Source: The News and Observer
Wire Service: AP
On September 8, 2006 the Associated Press reported, "It took coming to America for 13-year-old Samyuktha Shivraj to understand what it really meant to her to be Hindu.
Since she and her family arrived five years ago, they've been more observant about practicing their faith than they were in India, Samyuktha says. They regularly go to their temple in Queens, she's a member of the youth club there, and there are more conversations about what the prayers she's reciting really are saying.
'When I say those prayers now, I actually know what it means,' the teen said. 'It's not just a mundane ritual routine that I'm doing.'
With an estimated 870 million followers around the planet and texts dating back thousands of years, Hinduism is one of the world's largest and most well-established religions. But with the vast majority of those followers still in India, there are parts of the world, such as the United States, where Hinduism is a relative unknown.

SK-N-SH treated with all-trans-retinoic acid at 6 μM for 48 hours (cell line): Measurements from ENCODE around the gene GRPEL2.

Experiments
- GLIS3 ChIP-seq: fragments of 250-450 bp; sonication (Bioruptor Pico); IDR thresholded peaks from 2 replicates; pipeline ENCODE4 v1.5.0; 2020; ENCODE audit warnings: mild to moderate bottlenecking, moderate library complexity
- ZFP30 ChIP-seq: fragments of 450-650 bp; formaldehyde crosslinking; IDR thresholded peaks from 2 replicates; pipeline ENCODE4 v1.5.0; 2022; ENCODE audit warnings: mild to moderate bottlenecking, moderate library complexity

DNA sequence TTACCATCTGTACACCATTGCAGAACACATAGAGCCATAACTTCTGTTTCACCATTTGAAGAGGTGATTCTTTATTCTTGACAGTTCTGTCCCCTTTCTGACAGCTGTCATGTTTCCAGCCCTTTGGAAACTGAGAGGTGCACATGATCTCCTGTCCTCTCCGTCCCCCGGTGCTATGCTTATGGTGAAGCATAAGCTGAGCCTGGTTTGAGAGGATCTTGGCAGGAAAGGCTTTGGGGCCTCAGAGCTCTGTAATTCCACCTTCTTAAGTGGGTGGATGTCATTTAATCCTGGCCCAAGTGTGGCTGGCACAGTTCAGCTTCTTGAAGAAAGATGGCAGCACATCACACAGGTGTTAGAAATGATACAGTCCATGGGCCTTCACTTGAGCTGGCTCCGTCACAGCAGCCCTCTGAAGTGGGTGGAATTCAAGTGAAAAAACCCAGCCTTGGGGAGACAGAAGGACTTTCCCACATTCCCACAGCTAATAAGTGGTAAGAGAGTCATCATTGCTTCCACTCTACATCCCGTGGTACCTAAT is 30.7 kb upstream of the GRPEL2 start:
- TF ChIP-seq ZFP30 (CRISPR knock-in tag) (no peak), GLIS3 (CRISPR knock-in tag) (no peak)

Estimates from the World Christian Database at Gordon Conwell-Theological Seminary put the number of Hindus in America at slightly more than 1.1 million. That's out of a U.S. population nearing 300 million, making Hindus a tiny minority in a predominantly Judeo-Christian country with a vastly different theological tradition. That reality has created a challenge for Hindus here, and for their temples and cultural organizations, as they try to pass the faith on to a younger generation.
'To be Hindu in America is much more an intentional choice than it is in India,' said Diana Eck, professor of comparative religion and Indian studies and director of The Pluralism Project at Harvard University."